If you want to build simple WordPress web site, you need to get the user experience basics right. A bad web layout and design will turn any person away. No one will appreciate your ideas, awesome products, or high quality services because they will bounce, and fast.
Function over design will always win. How you present your website to your visitors will affect your website's success. When someone visits your website, they expect to get something useful out of that visit. If they are bombarded with garish web design and find nothing valuable to take away, you better believe they won't return.
Try using a simple WordPress theme, formatting with proper sub-headings, bullets, lists, and focusing on a neat typography.
There is nothing worse than visiting a website and have no idea how to find anything what can navigate me. The goal of your website is to never make your visitors work for information.
Include an obvious navigation bar, (create a categories list in the sidebar,) make sure you have a search box, and don't forget the breadcrumbs. Give your visitors a reason to stick around and see what your website has to offer. The easier it is to navigate, the longer they will stay.
We all know by now that mobile-friendly websites are a must these days. Making your website mobile-friendly by using a responsive theme makes users on the go happy. They won't have to twist their phones around to see your site, scroll right and left and up and down, and they will be able to navigate from page to page with the ease of a desktop experience. It just makes sense.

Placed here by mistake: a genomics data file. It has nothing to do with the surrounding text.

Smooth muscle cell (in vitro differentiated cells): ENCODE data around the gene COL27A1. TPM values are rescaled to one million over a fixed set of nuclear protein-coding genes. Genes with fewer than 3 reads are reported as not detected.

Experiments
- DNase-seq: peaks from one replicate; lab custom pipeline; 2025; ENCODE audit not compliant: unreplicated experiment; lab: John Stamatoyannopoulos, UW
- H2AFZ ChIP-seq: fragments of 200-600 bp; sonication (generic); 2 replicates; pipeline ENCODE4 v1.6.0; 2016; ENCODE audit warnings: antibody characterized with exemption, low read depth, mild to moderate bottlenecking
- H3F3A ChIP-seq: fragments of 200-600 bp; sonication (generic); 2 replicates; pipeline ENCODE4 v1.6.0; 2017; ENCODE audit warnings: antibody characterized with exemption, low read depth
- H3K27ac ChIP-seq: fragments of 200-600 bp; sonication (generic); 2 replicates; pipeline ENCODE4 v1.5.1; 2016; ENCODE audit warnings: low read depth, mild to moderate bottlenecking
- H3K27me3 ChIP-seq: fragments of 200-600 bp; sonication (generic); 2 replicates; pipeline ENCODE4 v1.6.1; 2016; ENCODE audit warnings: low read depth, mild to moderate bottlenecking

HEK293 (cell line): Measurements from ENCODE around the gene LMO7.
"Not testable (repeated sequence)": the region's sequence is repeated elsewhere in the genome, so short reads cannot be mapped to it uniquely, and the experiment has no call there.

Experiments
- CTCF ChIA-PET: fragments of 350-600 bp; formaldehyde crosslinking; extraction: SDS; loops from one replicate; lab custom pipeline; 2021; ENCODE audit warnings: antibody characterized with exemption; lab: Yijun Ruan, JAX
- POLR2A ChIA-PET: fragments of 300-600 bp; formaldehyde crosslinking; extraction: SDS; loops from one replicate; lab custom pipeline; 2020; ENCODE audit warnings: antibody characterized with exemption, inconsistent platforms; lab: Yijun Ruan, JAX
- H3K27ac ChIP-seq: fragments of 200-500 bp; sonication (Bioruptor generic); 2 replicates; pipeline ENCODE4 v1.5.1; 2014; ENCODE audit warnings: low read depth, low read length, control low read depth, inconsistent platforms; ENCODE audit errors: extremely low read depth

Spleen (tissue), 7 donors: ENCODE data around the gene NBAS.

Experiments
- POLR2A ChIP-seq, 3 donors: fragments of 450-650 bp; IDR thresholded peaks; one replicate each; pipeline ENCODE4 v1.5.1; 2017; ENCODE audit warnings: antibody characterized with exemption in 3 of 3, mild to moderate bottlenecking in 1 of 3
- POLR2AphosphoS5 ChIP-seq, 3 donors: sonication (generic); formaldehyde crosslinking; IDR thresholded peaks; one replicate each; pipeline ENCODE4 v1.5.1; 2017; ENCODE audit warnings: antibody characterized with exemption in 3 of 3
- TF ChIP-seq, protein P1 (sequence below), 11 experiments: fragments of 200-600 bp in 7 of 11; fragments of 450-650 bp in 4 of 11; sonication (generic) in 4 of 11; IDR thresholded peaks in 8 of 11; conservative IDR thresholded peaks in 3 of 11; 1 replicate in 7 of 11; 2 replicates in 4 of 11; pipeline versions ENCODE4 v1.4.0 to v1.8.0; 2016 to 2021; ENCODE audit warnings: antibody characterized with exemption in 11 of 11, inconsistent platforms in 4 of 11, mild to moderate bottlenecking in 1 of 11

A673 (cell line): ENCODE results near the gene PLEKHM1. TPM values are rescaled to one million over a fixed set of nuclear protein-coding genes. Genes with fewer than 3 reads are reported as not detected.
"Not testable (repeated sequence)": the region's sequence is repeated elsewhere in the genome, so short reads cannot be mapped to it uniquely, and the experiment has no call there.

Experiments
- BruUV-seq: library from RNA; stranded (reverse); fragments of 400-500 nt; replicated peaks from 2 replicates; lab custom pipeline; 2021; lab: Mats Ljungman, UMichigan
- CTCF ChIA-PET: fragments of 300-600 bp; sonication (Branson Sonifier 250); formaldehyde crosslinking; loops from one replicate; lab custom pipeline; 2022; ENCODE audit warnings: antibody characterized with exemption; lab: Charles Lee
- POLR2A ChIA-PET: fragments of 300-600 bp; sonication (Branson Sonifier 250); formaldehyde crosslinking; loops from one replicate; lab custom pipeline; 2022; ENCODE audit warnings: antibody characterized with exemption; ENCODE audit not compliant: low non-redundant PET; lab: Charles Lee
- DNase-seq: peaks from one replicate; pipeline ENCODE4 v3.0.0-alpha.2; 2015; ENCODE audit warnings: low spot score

If your website doesn't load within three seconds, say bye-bye to your visitors. People have no patience for slow loading websites. There are several ways to make your website faster than ever. Use a good hosting service or even a content delivery network (CDN), install a caching plugin, optimize your website's theme, images, coding, and framework, limit the use of plugins, and consider showing only excerpts of content so the pages load quickly.
Do your website visitors know what you expect of them once they are on your website? Should they buy something? Subscribe to a mailing list? Download a giveaway?
Make it immediately clear to your users what you expect their next move to be. Point directly to it and don't make it complicated! A large part of user experience is the functionality of a call to action. The fewer the steps involved, the better. A simple sign-up form will suffice and make both you and the user happy.
Website users love social media. They follow, like, Tweet, share, +1, and so much more every single day like their lives depend on it. So, it would make sense you would encourage them to do the same on your website.
The key to increased social sharing is to make the icons visible and place them in an expected place. In the header space is a popular choice, near the navigation bar is great, in the sidebar is obvious, at the top or bottom of posts is expected, or even better make the icons floating and let them follow the user as they read your content.
You would be surprised at how many great companies leave the contact information at the bottom of their website, in print so small you need a magnifying glass to see it. I mean, seriously? Users want to know what your company is all about. They want to know who you are, what you stand for, and how to contact you.
Start by making yourself and your company transparent and easy to contact. Do not make the information hard to find, do not make users scroll to the bottom searching for a 'Contact Us' link, do not make them click through a bunch of pages to get to the contact form. Put these things on your primary navigation menu and make it easy.